Video: Animals came in two by two... after deep freeze at Leeds museum

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It was much ado about stuffing as animals at a Leeds museum were taken into quarantine - after a moth infestation.

The famous Leeds Tiger was just one of the animals making his way home to Leeds City Museum after being thawed out from a deep freeze.

The 170 year old  Leeds Tiger is returned back to the Leeds City Museum.

The 170 year old Leeds Tiger is returned back to the Leeds City Museum.

The 170-year-old tiger was among a number of exhibits in the museum’s Life on Earth Gallery to be blitzed from the bugs.

During a routine inspection the museum team discovered larvae of the Webbing Clothes Moth in some of their taxidermy cases.

As a precaution animals, including butterflies, bats and a giant anteater, were placed in a special deep freeze which destroyed the moths and eggs so they could be removed.

Rebecca Machin, Leeds Museums and Galleries’ curator of natural sciences, said: “These incredible specimens come from all over the world and are some of our most popular and historic exhibits, so we take plenty of precautions to prevent any pests from damaging them.

The 170 year old  Leeds Tiger is returned back to the Leeds City Museum.

The 170 year old Leeds Tiger is returned back to the Leeds City Museum.

“Unfortunately, something will very occasionally slip through all our deterrents so to be safe, we removed a variety of animals, including our famous Leeds Tiger, to the quarantine facility at Leeds Discovery Centre.

“The sight of us taking these colourful, exotic creatures to and from the museum turned quite a few heads to say the least and people were really keen to hear about what we doing.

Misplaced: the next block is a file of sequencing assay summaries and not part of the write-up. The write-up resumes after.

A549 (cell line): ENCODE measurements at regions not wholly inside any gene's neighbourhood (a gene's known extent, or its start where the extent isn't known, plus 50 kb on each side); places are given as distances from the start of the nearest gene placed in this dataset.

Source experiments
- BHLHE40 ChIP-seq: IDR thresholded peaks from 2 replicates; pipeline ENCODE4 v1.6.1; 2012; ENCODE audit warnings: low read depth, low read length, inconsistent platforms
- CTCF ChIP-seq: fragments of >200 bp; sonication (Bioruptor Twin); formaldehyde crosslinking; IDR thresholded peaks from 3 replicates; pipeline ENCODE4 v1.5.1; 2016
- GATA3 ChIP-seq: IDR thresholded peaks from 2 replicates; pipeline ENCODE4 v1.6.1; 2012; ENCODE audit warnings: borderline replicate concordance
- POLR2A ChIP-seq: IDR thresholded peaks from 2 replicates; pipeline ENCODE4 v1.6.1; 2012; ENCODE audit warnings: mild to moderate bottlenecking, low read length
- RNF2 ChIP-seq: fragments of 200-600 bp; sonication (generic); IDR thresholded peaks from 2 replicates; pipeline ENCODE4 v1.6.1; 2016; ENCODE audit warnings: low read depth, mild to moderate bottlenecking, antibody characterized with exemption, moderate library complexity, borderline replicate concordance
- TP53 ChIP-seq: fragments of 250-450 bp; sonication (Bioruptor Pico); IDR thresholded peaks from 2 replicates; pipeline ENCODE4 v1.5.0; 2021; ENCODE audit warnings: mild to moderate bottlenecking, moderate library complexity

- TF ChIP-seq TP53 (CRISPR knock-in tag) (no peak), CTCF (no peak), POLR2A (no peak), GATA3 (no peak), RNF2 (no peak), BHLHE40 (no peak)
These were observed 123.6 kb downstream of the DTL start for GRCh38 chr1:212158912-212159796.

“I’m sure everyone will be just as excited to see us bringing them home and we’re looking forward to seeing them back on display where they belong.”

The Leeds Tiger was originally shot near Dehra Dun in the Himalayas by decorated soldier Major- General Sir Charles Reid in 1846 after becoming a nuisance to a nearby village.

A giant Ant Eater and Buffalo are pictured part of the collection.

A giant Ant Eater and Buffalo are pictured part of the collection.

In 1862, it was purchased by wealthy Leeds industrialist William Gott and presented to the Leeds Philosophical and Literary Society.

Once it was mounted, the tiger was said to be “unequalled in Europe” with reports at the time saying it was “fitly placed in the centre of the large zoological room and is always the most attractive piece in that collection.”

Also accompanying the tiger on his trip to the Discovery Centre were a black-headed oriole, a huia, which is now extinct, and a yellow-capped mannakin as well as an otter and a grey seal.

Councillor Brian Selby, Leeds City Council’s lead member for museums and galleries, said: “These incredible animal specimens have hundreds of years of natural history behind them and it’s fascinating to see the painstaking work that goes in to keeping them so well preserved.

“The Leeds Tiger in particular is one of our most iconic exhibits which has been enjoyed by generations of local museum-goers and I’m sure the people of Leeds will be very happy to see him back home.”

FACTFILE

The Leeds Tiger was originally shot near Dehra Dun in the Himalayas by decorated soldier Major- General Sir Charles Reid in 1846 after becoming a nuisance to a nearby village.

In 1862, it was purchased by wealthy Leeds industrialist William Gott and presented to members of the Leeds Philosophical and Literary Society.

Once it was mounted, the tiger was said to be “unequalled in Europe”.

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